Two months after my kids’ schools shut down due to the coronavirus pandemic, I feel no shame in saying that the challenges of managing working from home while homeschooling a 3-year-old and an 8-year-old have wrought havoc on our parenting routines. I am slightly ashamed, however, about what that has meant for my progeny’s intake of Lucky Charms.
In the Before Times, sugared cereals were, if not outright banned in our house, definitely a sometimes food. Our kids made do with quick, high-protein breakfasts: A bowl of oatmeal. A slice of toast smeared with peanut butter. A hardboiled egg. They begged and pleaded for super sweet a.m. alternatives with each trip through the cereal aisle, but we always stood firm—until my wife grabbed four $3 boxes of marshmallow cereal in an early-in-the-shutdown grocery delivery panic, and everything changed.
It turns out that my kids find unhealthy cereal just as satisfying as I knew they would—after all, as a child of the ‘80s, I grew up in an era during which every new toy fad or TV show came trailing a probably nearly inedible but definitely sugar-laden cereal in tow, and I succeeded in convincing my parents to buy them all (or generic facsimiles thereof). We’ve now reached a point where my son, who once preferred plain oatmeal to the sweetened stuff, will regularly throw himself to the floor in an act of silent protest if his bowl doesn’t contain enough dried marshmallow shapes.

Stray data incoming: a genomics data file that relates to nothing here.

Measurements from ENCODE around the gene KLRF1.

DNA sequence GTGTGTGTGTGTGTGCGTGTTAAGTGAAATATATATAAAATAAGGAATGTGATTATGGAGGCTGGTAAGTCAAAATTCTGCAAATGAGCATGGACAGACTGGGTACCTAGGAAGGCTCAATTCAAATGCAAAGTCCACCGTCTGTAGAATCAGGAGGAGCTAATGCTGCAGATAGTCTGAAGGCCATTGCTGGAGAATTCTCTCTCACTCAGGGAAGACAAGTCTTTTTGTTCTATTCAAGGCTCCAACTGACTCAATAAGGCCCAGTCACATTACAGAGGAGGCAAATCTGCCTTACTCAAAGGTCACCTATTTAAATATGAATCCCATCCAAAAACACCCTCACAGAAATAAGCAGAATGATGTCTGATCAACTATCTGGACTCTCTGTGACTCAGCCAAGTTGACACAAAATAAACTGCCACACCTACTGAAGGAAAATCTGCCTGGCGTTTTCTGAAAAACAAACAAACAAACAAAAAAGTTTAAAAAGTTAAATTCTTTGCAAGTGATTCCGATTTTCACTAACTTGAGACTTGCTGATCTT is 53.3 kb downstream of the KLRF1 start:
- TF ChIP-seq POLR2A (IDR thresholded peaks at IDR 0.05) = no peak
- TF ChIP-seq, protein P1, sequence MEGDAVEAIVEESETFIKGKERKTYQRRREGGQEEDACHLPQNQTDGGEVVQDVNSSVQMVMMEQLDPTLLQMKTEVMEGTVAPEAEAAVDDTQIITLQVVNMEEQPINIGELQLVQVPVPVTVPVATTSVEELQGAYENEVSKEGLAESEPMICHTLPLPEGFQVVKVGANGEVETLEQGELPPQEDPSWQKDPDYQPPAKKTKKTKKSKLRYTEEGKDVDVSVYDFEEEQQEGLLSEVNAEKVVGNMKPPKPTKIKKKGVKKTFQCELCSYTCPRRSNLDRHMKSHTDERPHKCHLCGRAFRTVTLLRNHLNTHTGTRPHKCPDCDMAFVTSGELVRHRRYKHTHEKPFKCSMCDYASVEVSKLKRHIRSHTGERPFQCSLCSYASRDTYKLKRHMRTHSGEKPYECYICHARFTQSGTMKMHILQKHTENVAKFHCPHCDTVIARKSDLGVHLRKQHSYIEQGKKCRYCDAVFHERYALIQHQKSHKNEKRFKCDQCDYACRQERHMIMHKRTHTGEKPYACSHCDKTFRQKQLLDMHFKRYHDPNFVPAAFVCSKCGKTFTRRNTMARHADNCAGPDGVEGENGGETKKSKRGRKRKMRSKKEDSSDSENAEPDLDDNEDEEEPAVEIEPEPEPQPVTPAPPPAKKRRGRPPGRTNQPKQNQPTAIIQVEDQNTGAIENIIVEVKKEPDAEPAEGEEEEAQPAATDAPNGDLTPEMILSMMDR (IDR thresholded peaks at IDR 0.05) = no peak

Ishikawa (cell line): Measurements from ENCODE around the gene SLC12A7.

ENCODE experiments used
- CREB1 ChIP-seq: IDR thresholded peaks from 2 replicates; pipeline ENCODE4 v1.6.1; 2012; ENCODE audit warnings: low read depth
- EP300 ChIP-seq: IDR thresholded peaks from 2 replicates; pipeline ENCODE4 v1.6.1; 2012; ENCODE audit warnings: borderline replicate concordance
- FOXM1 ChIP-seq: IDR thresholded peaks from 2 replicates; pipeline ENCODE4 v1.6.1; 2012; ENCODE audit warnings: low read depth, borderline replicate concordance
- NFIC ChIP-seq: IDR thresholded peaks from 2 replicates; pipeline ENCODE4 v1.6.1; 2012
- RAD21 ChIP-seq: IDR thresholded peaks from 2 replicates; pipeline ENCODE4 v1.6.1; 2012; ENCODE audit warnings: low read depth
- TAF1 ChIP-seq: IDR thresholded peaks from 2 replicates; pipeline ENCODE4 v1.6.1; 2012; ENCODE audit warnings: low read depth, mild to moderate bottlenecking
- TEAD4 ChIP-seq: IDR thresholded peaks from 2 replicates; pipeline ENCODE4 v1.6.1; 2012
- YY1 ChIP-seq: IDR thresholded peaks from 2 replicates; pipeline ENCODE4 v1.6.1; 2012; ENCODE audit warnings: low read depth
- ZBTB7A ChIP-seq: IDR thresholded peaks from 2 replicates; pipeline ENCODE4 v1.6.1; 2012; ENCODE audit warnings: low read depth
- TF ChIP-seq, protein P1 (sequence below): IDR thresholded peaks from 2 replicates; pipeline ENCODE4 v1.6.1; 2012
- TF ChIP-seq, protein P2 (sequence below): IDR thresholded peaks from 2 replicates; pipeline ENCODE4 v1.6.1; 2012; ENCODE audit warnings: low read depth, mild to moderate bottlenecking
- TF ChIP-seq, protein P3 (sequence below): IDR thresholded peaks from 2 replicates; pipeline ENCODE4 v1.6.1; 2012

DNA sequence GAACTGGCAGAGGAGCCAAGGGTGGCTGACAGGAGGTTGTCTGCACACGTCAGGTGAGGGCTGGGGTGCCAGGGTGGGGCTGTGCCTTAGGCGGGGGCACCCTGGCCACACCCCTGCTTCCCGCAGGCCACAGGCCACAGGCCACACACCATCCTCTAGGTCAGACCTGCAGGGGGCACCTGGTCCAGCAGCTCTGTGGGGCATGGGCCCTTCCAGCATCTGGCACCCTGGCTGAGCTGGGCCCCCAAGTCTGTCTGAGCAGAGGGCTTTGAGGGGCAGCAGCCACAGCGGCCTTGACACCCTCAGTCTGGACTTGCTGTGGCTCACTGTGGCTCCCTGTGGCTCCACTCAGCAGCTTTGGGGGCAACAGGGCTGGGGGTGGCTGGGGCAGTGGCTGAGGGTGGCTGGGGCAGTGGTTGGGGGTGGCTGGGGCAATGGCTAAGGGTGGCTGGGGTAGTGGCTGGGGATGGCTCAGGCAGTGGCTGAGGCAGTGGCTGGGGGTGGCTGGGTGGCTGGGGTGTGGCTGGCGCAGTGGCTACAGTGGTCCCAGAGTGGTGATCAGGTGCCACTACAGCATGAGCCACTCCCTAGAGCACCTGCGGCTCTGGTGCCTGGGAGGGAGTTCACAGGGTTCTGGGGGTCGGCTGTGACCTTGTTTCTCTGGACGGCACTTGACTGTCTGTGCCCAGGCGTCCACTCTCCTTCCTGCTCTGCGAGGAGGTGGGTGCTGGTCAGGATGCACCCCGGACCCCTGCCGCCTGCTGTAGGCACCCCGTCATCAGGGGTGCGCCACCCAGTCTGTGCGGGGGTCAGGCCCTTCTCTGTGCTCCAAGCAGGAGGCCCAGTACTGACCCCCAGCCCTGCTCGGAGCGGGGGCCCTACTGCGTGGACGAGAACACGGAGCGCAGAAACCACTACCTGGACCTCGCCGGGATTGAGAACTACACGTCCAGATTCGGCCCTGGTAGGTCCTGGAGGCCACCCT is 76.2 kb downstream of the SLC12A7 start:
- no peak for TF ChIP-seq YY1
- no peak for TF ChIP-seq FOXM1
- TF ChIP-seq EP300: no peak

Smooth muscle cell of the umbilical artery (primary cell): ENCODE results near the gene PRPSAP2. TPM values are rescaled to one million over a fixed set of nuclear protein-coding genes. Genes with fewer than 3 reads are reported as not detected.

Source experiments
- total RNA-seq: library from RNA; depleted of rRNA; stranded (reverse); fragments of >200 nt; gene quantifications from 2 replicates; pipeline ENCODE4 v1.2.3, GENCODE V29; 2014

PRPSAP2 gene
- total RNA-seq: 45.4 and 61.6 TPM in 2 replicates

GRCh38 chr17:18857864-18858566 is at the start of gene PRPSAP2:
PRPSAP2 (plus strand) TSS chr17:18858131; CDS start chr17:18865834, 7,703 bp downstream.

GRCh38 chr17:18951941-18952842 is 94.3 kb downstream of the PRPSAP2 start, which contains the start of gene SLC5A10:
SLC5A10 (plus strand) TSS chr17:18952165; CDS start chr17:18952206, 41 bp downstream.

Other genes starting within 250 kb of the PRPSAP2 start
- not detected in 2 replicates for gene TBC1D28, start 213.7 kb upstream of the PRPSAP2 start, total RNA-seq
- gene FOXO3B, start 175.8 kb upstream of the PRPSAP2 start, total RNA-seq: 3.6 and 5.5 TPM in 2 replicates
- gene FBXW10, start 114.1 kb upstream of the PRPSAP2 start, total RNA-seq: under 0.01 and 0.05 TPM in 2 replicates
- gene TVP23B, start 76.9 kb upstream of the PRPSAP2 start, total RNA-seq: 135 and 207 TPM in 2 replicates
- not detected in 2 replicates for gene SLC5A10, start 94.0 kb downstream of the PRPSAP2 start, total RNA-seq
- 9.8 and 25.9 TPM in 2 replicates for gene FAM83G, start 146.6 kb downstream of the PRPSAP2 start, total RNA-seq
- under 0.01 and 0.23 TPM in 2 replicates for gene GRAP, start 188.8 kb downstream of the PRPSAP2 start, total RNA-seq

There is an upside to our lax parenting however: I’ve discovered a new way to take my coffee. It came about in another moment of shutdown desperation: Unable to secure a grocery delivery slot, we’d run out of both cream and white sugar and were dangerously low on milk. Sometimes I’ll drink my coffee black, but this particular cuppa was also… not my preferred brand, shall we say. Casting about for any way to make it more palatable one morning, I eyed the pink-hued milk left over in one of the kid’s breakfast bowls, and thought… why not?
It turns out that sweetened cereal milk (in this case, a combination of 2% milk and the remains of a bowl of Marshmallow Mateys) is an entirely serviceable alternative to the things you probably actually want to put in your coffee. The brew took care of the lingering cereal aftertaste, though I’d also imagine you could get a touch of mocha from the detritus of a bowl of Cocoa Puffs. Just use a spoon to clear out any floating cereal bits first and add the cereal milk to your mug to taste.
I’m not suggesting this is something you do every day, and there are plenty of other cream alternatives you probably want to try first (I’m a big fan of sweetened condensed milk). But we are living in strange times.